On the same day on the other side of the world, mountain renaissance man Tom Richardson was taking part in 'the world's highest marathon'. The full marathon distance takes the runners from Everest base camp down to Namche Bazaar. We've been eagerly refreshing the results page on the website to see how he got on, but no news yet unfortunately.

THURSDAY, MAY 30, 2013
By Simon Kimber
Web Editor

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Simon Kimber
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Fred Whitton

Fred Whitton, an innocuous, northern sounding name really, but one that strikes fear and dread into the heart of cyclists.

The Fred Whitton is one of the original UK Sportives, which are ostensibly non-competitive cycling challenges that can be undertaken by a broad spectrum of people. However, there are timing chips and results pages, so not everybody is entirely taken in by the non-competitive façade. The facts of this particular horror are simple: 1700 entrants, 112 miles, 4000m of climbing over 5 big passes and quite a few smaller ones.

There was no getting away from it, the weather forecast was poor, and due to get worse later on, which is how I found myself turning the pedals over the start line at the ungodly hour of 6.30am. The route pulls no punches, and after less than a mile rises steeply up over Hawkshead Hill. I am sure that many participants find it worrying that after such a short time they are already grovelling in their lowest gear, and on an unsung hill too. I had done the event a couple of times previously though, so I knew the score and was expecting the pain in my sleepy, porridge filled legs. As such I was also relatively sure about completing the course, but I was very, very keen to get round in under 7 hours having failed to do so previously.

Leading the pack at Matterdale End

Our little peloton of 8 Sheffield climbers-turned-roadies worked reasonably well together, over Kirkstone Pass, Matterdale End and along the perma-headwind of the A6 into Keswick. The first casualty dropped out here as Miles punctured, and in the true spirit of the road nobody even blinked as he forlornly pulled over and shouted ‘I’ll catch you up later…’.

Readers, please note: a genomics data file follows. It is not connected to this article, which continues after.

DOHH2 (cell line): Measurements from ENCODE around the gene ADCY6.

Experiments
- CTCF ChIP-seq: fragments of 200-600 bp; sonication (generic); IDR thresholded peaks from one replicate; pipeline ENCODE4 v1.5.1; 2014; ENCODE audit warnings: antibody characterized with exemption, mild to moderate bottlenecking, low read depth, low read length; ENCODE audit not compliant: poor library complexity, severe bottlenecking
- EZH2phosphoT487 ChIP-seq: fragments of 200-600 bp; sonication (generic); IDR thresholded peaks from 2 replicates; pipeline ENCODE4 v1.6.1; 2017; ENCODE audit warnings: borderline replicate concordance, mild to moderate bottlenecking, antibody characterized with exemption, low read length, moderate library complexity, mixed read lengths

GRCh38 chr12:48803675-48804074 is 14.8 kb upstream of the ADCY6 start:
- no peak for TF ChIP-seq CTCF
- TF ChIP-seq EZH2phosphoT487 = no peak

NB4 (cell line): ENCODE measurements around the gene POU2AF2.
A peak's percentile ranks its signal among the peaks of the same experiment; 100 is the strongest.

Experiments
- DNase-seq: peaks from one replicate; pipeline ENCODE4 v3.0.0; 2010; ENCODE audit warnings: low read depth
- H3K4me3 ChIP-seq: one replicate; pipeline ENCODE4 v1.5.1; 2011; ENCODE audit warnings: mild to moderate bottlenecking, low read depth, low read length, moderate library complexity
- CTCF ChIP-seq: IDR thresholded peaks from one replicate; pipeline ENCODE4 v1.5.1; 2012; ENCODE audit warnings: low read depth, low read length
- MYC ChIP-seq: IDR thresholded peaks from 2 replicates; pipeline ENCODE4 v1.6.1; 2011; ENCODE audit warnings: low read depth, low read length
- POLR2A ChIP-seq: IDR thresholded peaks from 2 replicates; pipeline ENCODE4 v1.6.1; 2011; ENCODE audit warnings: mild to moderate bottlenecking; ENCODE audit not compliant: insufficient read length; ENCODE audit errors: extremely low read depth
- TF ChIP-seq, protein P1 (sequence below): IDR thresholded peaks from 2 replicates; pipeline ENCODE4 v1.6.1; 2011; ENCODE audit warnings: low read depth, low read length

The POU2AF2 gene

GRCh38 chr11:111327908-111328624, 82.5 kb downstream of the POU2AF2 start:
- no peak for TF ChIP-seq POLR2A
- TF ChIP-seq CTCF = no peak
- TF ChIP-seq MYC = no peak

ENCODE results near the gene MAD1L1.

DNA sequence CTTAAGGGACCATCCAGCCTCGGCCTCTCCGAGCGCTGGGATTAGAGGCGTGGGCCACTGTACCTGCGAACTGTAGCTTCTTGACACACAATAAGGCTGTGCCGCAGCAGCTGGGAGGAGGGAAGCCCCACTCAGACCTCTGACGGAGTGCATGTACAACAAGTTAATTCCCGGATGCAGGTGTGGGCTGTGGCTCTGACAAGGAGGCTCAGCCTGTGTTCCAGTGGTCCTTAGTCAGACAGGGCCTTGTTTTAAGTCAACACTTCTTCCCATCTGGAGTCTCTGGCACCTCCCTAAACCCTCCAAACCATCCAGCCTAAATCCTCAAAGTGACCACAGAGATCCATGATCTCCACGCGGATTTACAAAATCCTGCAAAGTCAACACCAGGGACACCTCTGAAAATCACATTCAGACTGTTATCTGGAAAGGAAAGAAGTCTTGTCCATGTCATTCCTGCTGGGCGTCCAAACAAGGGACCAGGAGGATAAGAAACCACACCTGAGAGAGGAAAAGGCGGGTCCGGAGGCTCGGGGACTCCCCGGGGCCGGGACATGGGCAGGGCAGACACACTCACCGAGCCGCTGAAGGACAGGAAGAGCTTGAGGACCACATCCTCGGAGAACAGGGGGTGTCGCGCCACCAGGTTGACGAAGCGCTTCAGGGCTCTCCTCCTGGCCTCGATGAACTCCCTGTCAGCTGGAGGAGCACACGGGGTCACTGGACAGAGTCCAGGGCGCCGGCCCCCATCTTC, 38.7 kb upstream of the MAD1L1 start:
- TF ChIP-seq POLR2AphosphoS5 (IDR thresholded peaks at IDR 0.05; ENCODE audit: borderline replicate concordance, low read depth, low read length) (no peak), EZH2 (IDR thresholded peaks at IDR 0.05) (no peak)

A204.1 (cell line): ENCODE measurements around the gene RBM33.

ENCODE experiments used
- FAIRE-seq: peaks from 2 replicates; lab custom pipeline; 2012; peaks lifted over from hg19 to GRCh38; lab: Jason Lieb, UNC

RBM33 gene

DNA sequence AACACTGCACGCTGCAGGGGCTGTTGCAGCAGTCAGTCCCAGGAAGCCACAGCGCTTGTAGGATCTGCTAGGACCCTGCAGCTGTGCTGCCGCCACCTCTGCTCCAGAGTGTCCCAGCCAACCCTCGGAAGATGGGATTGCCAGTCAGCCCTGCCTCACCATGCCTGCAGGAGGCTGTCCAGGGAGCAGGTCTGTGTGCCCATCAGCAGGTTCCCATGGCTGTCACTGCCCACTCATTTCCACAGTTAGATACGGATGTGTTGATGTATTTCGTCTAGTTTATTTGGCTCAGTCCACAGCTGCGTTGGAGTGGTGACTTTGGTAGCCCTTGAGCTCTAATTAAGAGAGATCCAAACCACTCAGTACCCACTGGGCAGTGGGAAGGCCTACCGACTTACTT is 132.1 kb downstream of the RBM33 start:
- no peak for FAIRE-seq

After the steep part on Honister (September 2009)

Next out the back door was Waljit, snapping a chain on the evil start to Honister Pass (the very same chain that he snapped on the Etape du Dales last year apparently, what are the chances…?). Then Andy punctured on the steep, fast descent from the Honister Pass slate mine. Our numbers were dwindling fast and I had a sneaking suspicion that domestiques might be very useful in the coming miles, especially over Cold Fell, into the strong westerly that had been evident all day.

Newlands Pass (September 2009)

We skipped the first feed station entirely, knowing that about 100m after the sandwiches, tea and cake of Buttermere YHA the road turned right and steeply up over Newlands Pass, no place for a full belly. Next was Whinlatter, probably my least favourite of all the passes, maybe because of the gradient changes, or maybe just because on the Whitton it's the gateway to the forgotten section, the 30km or so to Calder Bridge. There are no named passes, but there are not many flat bits either, and the invitingly named Fang Brow and Cold Fell are bleak places at the best of times but now the rain was pouring out of the sky, and the wind was blasting it straight into our faces. By now there was only myself and Rich left out front, and his Mountain Guide manliness was of far more use in these conditions than my warm Majorcan training miles. We worked together, soaked to the skin, over the fell and down to the second feed. This time we did stop, albeit briefly, to grab a sandwich and refill a bottle before heading off to the finale of Hardknott and Wrynose. Looking at the timing sheets later it seems that many people either spent a long time at that feed station trying in vain to warm up and dry off, or simply abandoned all together.

The middle section of Hardknott

Top of Hardknott (September 2009)